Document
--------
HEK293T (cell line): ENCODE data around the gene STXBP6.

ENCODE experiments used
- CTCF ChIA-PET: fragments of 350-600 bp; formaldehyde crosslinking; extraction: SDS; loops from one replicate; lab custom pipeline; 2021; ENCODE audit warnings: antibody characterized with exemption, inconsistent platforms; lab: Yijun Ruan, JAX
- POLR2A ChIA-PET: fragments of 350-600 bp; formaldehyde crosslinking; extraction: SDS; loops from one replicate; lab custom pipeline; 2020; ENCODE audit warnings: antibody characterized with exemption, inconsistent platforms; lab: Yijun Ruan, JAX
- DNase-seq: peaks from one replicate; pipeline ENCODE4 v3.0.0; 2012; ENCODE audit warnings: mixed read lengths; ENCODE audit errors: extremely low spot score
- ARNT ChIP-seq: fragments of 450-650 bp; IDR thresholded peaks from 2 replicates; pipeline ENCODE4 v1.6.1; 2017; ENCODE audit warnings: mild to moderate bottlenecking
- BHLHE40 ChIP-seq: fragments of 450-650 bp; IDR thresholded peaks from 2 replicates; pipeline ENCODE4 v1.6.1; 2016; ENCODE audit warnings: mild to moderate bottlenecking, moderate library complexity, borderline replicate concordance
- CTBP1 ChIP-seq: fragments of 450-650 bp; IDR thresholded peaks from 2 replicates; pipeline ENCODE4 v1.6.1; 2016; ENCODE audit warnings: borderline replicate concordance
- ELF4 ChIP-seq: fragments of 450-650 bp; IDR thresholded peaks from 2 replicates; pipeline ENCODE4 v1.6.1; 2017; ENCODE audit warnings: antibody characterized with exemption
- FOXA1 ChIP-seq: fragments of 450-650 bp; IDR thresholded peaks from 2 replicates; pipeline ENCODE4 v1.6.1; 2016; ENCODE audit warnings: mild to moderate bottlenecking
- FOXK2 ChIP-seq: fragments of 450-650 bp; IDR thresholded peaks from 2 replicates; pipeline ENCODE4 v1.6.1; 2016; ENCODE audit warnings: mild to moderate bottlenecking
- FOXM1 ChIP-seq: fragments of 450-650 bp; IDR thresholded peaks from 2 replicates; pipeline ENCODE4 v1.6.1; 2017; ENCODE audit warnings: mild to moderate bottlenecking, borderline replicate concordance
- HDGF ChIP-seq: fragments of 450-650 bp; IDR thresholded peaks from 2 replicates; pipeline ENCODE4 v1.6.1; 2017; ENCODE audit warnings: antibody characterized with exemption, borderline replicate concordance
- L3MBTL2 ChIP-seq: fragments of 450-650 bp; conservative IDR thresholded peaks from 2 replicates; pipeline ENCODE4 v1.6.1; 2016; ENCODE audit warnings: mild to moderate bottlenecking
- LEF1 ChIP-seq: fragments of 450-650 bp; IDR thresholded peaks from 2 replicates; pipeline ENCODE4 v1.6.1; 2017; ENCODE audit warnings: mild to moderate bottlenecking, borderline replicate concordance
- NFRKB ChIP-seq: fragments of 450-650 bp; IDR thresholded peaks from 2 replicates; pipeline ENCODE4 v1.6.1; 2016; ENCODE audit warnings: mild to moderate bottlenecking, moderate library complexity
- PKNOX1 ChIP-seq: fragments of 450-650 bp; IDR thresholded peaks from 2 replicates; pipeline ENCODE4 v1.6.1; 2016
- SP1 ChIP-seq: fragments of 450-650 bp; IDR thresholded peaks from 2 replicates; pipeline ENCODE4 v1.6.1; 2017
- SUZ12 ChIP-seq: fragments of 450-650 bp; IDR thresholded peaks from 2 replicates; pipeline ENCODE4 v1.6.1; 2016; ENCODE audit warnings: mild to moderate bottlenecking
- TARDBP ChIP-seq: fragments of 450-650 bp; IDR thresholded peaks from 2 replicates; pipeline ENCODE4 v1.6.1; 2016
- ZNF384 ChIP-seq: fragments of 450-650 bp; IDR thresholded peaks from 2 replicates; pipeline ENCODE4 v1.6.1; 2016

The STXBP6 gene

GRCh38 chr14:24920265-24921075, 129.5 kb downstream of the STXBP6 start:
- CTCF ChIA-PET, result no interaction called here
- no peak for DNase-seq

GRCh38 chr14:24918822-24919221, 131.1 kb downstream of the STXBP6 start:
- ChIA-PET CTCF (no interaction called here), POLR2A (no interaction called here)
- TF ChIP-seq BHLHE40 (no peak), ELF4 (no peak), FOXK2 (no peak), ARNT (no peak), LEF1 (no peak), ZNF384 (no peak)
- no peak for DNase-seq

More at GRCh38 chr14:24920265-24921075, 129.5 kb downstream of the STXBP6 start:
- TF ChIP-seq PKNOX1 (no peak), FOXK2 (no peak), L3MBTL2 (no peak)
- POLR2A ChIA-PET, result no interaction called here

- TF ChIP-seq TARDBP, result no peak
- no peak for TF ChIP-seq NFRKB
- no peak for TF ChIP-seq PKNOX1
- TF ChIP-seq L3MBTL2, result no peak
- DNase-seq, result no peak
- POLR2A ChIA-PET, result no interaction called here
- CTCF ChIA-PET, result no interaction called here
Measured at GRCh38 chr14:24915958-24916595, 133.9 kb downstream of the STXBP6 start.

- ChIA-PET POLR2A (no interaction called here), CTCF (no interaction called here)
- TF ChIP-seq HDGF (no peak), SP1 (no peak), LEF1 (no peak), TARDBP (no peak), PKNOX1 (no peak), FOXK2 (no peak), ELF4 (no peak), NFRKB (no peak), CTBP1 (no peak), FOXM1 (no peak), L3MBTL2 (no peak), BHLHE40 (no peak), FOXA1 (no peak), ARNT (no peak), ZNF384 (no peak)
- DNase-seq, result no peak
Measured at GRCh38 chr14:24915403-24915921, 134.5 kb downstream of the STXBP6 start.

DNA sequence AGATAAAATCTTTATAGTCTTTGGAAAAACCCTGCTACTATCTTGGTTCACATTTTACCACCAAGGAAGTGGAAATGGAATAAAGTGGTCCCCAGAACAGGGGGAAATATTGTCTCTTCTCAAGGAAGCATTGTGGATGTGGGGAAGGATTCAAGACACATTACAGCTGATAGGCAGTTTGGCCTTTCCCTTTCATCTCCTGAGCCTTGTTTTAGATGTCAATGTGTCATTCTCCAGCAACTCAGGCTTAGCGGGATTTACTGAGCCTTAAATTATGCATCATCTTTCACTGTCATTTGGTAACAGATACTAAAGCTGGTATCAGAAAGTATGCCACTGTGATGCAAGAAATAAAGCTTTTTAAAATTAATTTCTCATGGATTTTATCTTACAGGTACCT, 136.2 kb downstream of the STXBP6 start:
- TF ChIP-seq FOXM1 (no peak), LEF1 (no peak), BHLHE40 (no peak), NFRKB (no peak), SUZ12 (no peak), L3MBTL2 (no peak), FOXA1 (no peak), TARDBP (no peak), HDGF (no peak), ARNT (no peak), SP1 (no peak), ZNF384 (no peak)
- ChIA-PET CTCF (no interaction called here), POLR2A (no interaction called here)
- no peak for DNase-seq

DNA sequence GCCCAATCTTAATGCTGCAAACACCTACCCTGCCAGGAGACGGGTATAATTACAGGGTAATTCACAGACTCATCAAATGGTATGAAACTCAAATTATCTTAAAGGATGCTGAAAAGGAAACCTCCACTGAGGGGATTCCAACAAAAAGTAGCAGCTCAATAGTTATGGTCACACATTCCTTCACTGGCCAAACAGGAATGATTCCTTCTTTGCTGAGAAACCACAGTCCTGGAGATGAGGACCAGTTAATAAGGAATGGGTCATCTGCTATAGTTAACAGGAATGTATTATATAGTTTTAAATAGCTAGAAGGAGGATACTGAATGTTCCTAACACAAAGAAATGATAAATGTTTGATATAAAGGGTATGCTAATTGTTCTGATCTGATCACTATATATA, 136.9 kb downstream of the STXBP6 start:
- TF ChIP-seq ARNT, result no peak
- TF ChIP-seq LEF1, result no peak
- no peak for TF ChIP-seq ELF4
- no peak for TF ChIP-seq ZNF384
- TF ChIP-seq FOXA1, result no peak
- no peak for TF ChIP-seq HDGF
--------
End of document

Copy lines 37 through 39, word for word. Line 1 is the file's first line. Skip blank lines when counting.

- DNase-seq, result no peak
- POLR2A ChIA-PET, result no interaction called here
- CTCF ChIA-PET, result no interaction called here